Cheese sleuth's research is something to savour

Margaret Panikkar with her new booklet Every Farm Made Cheese!
Margaret Panikkar with her new booklet Every Farm Made Cheese!
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Margaret Panikkar turned detective to uncover the hidden history of Lancashire cheese. She tells FIONA FINCH about her decades of research and her new booklet ‘Every Farm Made Cheese!’

For serious foodies one of the highlights of the after dinner cheese board must surely be a piece of the loveliest of Lancashire’s.

Neil Kenyon of Dewlay leaning on a cheese press stone

Neil Kenyon of Dewlay leaning on a cheese press stone

Yet for too many years the county’s distinctive cheese, either tangy or mild, was an unsung treasure.

Those in the Red Rose county knew, of course, which type to buy for the best cheese on toast, which for sandwiches and where to get the best flavoured or textured cheeses.

Now word has spread and a cluster of remaining cheesemakers, located around Garstang and Longridge vie for the accolade of being top cheesemaker.

Prince Charles has visited to see for himself how the cheese is made, spending an afternoon at Dewlay Cheesemakers in Garstang and Lancashire cheese can even be bought in Harrods.

A cheese stone is re-purposed as an ideal sun spot

A cheese stone is re-purposed as an ideal sun spot

Go back a few decades and Lancashire cheese was in such short supply outside the county boundaries that special supplies were sent down by train in the mailbag to the London correspondent of our then sister paper Farmers Guardian.

But go back even further and at one time most Lancashire farms would have made their own cheese.

Local historian and cheese making investigator extraordinary Margaret Panikkar has uncovered the hidden history of this one-time farm industry.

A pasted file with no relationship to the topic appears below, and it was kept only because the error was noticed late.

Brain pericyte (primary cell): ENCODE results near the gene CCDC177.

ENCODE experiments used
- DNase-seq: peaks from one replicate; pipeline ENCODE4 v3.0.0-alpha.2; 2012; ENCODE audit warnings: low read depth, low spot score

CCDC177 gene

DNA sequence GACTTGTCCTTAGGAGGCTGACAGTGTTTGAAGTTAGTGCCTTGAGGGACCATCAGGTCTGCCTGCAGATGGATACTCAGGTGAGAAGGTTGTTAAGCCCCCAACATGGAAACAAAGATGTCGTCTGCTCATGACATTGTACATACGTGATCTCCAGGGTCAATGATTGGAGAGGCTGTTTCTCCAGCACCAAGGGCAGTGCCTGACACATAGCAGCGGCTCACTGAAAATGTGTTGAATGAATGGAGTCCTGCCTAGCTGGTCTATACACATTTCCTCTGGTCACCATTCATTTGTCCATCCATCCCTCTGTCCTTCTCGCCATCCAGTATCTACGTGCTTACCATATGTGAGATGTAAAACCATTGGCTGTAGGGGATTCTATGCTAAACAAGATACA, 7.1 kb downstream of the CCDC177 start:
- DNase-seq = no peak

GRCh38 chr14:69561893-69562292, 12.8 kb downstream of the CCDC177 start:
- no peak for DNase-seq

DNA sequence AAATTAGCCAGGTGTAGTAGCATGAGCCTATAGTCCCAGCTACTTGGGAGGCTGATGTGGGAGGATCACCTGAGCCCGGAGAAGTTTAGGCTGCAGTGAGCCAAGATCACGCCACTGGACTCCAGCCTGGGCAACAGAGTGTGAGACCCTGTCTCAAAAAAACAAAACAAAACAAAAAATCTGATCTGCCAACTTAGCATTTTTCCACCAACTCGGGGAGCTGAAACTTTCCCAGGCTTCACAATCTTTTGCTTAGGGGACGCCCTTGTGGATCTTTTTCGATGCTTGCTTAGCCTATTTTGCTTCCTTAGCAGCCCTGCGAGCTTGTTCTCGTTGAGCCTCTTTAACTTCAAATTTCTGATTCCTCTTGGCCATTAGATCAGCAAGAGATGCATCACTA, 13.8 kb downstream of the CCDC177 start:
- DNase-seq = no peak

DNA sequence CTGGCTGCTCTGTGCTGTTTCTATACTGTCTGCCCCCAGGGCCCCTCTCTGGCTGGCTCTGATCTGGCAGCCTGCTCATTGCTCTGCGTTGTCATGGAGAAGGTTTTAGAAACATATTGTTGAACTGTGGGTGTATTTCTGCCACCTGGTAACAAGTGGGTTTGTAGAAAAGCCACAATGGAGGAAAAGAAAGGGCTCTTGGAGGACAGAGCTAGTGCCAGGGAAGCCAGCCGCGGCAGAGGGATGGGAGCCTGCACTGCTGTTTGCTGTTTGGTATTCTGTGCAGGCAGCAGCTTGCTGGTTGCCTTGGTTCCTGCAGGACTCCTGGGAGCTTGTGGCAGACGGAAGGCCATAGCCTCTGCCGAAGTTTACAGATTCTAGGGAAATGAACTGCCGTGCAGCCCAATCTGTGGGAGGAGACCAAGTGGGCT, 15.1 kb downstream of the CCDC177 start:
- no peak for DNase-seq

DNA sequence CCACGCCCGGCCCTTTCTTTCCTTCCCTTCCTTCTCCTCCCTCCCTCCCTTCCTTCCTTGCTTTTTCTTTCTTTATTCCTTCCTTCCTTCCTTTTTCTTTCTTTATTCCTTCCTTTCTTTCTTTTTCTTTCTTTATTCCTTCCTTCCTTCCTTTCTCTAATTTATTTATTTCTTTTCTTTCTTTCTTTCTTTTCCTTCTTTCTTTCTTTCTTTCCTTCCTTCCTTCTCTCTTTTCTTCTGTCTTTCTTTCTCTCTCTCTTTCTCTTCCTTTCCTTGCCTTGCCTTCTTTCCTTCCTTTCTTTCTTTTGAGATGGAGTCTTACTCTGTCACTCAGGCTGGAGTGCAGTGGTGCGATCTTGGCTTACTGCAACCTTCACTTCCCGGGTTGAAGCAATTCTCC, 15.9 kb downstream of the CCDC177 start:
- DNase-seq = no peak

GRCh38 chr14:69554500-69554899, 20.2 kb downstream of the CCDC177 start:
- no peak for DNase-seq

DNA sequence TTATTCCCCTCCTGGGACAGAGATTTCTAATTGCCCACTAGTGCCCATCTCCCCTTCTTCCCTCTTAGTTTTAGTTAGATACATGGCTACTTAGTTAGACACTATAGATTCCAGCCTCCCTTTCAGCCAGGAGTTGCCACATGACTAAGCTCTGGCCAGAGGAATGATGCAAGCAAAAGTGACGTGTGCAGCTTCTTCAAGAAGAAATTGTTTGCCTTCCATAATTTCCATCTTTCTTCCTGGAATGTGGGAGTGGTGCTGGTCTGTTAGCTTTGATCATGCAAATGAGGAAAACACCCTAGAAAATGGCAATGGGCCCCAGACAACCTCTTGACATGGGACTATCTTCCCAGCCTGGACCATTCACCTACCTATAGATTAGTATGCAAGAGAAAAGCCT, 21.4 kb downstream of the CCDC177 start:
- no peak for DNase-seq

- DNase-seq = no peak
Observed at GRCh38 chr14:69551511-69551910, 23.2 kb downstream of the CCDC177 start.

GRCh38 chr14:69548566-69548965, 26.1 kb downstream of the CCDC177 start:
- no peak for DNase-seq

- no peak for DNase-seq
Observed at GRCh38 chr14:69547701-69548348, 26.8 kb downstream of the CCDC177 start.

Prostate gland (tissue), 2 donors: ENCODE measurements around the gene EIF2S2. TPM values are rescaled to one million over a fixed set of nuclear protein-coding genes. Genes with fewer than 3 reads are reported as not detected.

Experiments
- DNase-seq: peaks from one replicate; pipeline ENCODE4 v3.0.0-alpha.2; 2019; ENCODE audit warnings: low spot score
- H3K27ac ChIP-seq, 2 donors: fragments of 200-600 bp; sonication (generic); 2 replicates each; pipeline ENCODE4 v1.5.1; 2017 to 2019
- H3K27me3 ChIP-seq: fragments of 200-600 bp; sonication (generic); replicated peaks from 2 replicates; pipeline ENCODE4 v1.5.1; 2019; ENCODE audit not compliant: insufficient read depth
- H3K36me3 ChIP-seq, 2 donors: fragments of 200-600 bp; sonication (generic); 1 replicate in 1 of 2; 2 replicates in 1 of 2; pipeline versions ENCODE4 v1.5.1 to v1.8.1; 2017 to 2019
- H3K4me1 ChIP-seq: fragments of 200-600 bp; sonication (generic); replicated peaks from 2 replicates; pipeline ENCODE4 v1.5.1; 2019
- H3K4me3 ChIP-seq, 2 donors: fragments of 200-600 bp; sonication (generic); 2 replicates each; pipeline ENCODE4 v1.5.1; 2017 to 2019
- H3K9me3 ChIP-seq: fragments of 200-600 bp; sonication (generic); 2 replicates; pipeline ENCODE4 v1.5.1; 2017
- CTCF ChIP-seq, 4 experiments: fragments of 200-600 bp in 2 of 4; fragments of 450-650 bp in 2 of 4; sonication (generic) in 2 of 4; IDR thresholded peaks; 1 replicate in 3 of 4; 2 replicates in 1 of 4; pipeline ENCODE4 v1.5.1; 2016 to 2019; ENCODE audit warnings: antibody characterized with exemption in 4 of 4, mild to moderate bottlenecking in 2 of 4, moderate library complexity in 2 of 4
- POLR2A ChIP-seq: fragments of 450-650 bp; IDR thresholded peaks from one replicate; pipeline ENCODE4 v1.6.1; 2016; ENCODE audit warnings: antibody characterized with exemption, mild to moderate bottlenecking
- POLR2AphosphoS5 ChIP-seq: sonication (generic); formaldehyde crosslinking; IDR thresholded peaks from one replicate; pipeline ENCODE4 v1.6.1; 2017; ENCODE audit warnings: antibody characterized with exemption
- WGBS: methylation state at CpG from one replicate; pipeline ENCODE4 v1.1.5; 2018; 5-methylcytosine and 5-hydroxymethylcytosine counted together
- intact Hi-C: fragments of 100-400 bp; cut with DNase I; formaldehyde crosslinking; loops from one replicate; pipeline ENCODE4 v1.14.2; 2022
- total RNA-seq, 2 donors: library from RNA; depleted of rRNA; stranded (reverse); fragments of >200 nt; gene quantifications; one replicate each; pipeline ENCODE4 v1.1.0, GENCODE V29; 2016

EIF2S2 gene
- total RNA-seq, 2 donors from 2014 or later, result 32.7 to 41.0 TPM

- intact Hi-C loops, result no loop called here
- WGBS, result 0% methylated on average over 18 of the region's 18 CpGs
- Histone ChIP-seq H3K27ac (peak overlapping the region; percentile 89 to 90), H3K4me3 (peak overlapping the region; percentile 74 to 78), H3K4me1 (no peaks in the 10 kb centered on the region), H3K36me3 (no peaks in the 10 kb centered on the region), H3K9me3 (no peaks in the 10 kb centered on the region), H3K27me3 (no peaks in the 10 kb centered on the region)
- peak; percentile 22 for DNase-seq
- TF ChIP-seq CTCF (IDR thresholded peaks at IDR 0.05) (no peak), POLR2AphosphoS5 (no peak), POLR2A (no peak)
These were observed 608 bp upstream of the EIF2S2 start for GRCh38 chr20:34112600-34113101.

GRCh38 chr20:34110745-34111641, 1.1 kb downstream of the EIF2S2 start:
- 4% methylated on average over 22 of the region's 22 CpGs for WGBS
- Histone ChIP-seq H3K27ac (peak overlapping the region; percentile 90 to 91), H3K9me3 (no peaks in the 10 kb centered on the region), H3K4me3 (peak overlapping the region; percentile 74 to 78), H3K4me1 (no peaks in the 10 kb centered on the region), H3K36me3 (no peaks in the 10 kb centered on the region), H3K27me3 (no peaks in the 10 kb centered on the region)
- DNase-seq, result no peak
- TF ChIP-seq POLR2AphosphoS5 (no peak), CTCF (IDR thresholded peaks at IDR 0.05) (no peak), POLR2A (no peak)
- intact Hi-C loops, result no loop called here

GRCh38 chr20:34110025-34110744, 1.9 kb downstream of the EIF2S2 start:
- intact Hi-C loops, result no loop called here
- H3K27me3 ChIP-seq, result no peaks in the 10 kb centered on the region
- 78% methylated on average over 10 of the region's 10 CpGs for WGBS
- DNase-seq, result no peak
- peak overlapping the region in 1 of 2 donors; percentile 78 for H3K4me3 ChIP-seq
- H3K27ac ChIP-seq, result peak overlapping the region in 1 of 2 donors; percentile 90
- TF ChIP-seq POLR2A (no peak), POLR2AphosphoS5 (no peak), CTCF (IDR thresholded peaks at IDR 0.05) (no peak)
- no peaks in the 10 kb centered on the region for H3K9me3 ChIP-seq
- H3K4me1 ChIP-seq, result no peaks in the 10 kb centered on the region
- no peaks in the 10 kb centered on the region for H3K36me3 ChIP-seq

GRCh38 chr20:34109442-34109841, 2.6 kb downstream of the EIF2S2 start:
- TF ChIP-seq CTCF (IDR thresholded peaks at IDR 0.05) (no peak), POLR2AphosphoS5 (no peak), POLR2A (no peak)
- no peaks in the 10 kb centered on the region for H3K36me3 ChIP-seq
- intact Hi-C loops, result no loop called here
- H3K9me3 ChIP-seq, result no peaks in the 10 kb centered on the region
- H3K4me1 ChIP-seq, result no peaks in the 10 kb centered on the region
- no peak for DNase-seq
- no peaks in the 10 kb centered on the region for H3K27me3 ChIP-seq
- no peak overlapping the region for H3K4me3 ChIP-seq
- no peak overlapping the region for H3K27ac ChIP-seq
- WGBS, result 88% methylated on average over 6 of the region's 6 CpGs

Her new booklet ‘Every Farm Made Cheese! Historical notes of Lancashire cheesemaking before 1840’ unlocks the earlier days of the industry. Her research goes back decades. She explained: “Some 30 years ago whilst travelling around Lancashire I was intrigued by the number of cheese press stones (332 to date) that I saw, reused as bollards, gate stops, mounting blocks, garden ornaments or just dumped in ditches or by the wayside. I couldn’t find anything sensible in printed sources and so began my own research. Cheese making was a very important part of the Lancashire economy.”

The booklet, priced £5, has been sponsored by Dewlay and is on sale at the Dewlay Cheesemakers shop on Garstang By-pass Road, Garstang. The publication is dedicated to the memory of Neil Kenyon, father of current Dewlay managing directors Richard and Nick Kenyon. Nick has written the foreword and notes: “My family has made cheese for three generations but the period that Margaret has researched is far beyond living memory. Cheesemaking is now a sophisticated process using modern equipment and facilities to ensure quality and control and I have the utmost respect for those who made cheese in farmhouses long before electricity came to provide instant heat and light and also before road and rail transport.”

Nick said: “The details of how cheese in Lancashire was made and in particular where it was made (and as the title suggests it was made in virtually every farm and smallholding with a few cattle), who made it, who bought it and how it was transported has been painstakingly teased out by Margaret from old records.”